Map Scripting


Create Location-based Web Applications

How to Use iPhone JavaScript Geolocation

Update: iPhone OS 3.0 is now out. I have updated the code below to the latest geolocation spec, which the iPhone supports.

There will soon be a new iPhone and a third version of the phone’s operating system. Among the new features in iPhone OS 3.0 is geolocation in the web browser, which will be available on all iPhones–not just the new one. As a developer who appreciates the single platform of the web, this is the most exciting news.

I’ve had a number of people suggest that I should create an iPhone app for my Portland WiFi finder site. While I like the idea of being able to immediately show closest hotspots, it seems like a lot of work for a small number of users (sorry Portland laptoperati).

Plus, I love the web. It is my favorite platform. Geolocation in a simple browser is becoming more common, though it usually involves installing an add-on. I expect that will change, with browsers incorporating geolocation just as Apple has with the iPhone. The Opera browser has already done this and Firefox’s next version will, too.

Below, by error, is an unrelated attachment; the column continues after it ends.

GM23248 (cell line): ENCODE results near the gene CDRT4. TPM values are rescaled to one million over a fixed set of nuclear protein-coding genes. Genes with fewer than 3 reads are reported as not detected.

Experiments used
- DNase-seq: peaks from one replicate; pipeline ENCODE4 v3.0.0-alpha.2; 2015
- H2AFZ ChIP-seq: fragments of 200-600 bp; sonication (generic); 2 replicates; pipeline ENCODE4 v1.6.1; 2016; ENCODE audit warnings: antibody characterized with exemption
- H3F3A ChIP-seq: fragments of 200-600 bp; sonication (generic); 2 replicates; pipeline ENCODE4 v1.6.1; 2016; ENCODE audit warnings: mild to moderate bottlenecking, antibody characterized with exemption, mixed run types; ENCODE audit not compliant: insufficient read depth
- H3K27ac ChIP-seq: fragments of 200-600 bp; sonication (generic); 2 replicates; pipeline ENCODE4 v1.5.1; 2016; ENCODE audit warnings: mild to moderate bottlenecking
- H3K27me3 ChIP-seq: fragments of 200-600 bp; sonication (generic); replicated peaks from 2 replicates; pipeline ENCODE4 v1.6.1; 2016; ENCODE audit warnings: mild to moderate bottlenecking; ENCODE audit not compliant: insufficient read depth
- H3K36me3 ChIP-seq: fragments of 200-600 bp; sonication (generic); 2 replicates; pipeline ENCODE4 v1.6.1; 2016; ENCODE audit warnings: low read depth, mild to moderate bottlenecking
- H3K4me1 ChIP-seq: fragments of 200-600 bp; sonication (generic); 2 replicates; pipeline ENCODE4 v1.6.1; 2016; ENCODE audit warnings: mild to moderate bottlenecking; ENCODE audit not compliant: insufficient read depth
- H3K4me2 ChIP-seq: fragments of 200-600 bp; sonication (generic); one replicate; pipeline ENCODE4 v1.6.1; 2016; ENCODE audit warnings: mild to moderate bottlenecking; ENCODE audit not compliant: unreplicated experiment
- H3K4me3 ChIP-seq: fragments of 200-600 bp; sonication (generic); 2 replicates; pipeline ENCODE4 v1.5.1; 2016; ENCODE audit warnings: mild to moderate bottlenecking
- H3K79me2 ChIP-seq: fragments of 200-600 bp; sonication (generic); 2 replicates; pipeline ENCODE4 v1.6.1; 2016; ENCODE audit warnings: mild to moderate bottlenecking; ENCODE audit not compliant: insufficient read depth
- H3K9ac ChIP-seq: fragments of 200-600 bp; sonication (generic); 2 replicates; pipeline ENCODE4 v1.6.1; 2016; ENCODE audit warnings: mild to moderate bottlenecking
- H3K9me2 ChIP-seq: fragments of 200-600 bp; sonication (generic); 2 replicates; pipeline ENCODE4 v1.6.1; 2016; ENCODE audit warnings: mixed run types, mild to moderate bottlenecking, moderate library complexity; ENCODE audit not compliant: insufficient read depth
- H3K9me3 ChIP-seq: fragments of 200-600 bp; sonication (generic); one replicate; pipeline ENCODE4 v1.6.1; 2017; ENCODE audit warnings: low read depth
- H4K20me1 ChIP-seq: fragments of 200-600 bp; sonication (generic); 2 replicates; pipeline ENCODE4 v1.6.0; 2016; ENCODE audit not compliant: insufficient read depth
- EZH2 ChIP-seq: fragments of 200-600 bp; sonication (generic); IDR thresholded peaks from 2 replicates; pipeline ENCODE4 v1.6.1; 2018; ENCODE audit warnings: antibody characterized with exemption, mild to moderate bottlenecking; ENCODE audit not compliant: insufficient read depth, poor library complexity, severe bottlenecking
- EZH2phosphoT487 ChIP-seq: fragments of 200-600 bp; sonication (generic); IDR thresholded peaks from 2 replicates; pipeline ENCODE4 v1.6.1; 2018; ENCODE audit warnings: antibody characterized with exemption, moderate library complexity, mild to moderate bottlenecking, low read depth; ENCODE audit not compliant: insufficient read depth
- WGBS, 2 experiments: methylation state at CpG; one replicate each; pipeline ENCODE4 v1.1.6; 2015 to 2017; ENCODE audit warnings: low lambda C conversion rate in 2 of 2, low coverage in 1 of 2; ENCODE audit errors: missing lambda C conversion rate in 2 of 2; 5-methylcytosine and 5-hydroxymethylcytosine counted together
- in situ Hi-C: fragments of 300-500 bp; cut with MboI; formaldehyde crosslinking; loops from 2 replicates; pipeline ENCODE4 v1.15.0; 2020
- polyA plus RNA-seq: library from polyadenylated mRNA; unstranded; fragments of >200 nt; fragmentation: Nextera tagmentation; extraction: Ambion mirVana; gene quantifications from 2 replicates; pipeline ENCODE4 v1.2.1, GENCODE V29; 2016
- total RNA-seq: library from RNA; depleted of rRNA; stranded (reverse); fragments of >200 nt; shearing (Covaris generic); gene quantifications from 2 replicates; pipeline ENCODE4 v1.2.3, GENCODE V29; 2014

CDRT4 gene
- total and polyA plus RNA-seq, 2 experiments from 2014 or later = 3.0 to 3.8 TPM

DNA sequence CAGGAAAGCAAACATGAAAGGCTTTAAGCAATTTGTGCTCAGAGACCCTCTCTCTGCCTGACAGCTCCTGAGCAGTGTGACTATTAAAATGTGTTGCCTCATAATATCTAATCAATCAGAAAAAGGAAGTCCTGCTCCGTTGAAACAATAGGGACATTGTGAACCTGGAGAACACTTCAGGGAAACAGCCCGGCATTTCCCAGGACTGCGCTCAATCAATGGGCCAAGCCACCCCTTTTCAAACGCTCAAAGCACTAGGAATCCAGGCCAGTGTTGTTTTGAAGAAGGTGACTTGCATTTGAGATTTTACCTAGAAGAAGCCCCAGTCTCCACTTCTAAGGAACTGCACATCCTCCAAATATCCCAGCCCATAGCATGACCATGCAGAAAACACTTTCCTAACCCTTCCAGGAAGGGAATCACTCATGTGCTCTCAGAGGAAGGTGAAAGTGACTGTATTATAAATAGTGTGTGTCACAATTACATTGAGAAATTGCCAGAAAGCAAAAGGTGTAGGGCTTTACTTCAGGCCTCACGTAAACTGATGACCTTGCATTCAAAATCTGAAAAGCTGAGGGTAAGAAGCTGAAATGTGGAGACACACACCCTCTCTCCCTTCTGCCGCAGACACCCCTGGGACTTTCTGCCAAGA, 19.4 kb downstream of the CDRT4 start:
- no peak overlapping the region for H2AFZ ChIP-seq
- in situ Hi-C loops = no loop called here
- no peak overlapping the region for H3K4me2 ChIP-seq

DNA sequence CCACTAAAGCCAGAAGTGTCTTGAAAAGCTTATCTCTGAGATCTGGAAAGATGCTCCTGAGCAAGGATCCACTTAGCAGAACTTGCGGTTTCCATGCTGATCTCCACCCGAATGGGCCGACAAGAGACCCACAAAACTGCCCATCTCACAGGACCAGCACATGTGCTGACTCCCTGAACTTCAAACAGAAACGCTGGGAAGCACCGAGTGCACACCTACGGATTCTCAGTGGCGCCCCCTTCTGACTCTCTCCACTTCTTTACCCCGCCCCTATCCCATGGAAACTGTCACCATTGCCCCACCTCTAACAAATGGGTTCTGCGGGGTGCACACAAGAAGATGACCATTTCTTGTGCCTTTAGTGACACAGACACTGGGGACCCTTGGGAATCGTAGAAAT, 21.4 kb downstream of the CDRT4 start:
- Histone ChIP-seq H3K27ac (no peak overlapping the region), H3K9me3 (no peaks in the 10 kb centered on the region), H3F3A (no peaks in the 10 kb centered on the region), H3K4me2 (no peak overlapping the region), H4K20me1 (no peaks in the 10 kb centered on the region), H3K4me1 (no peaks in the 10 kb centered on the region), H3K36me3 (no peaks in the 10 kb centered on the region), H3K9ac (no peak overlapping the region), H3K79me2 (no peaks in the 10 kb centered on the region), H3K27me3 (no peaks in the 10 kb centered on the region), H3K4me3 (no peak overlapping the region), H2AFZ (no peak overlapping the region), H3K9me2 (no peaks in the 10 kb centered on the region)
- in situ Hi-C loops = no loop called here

There is even a W3C standard for geolocation being developed. From the looks of Apple’s documentation, the iPhone supports the specification, which adds a navigator.geolocation object.

You can try it out on your iPhone by going to this shortened URL:

Here’s code for finding the location of your user in the iPhone 3.0 version of Safari:

navigator.geolocation.getCurrentPosition(foundLocation, noLocation);

function foundLocation(position)
  var lat = position.coords.latitude;
  var long = position.coords.longitude;
  alert('Found location: ' + lat + ', ' + long);
function noLocation()
  alert('Could not find location');

The getCurrentPosition function requires two arguments, which are each function references. You can write them as inline, anonymous functions, or name them as I have above.

Upon success, the first function will be called. As you can see, an object containing the latitude and longitude is passed to this function. My code just echos the data in an alert, but yours will likely center a map or lookup nearby locations.

As with any geolocation, the user will have to give permission to provide the location data. If they deny, or if there is an error, the second function is called. Use this function to perform any tasks necessary for a non-geolocated user. I send a message through an alert, but you probably won’t want to do this.

Native geolocation on the iPhone should get the feature more respect and pick-up in all browsers. Hopefully Google Gears, which also provides this feature to browsers and mobile phones, will adopt the W3C spec so that we have one, standard way to access geo data.

Category: How-tos


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Adam DuVanderHi, I'm Adam. I'm writing a book about developing maps on the web. This site is where I'll share the things I find and help you create your own maps. Find out more.

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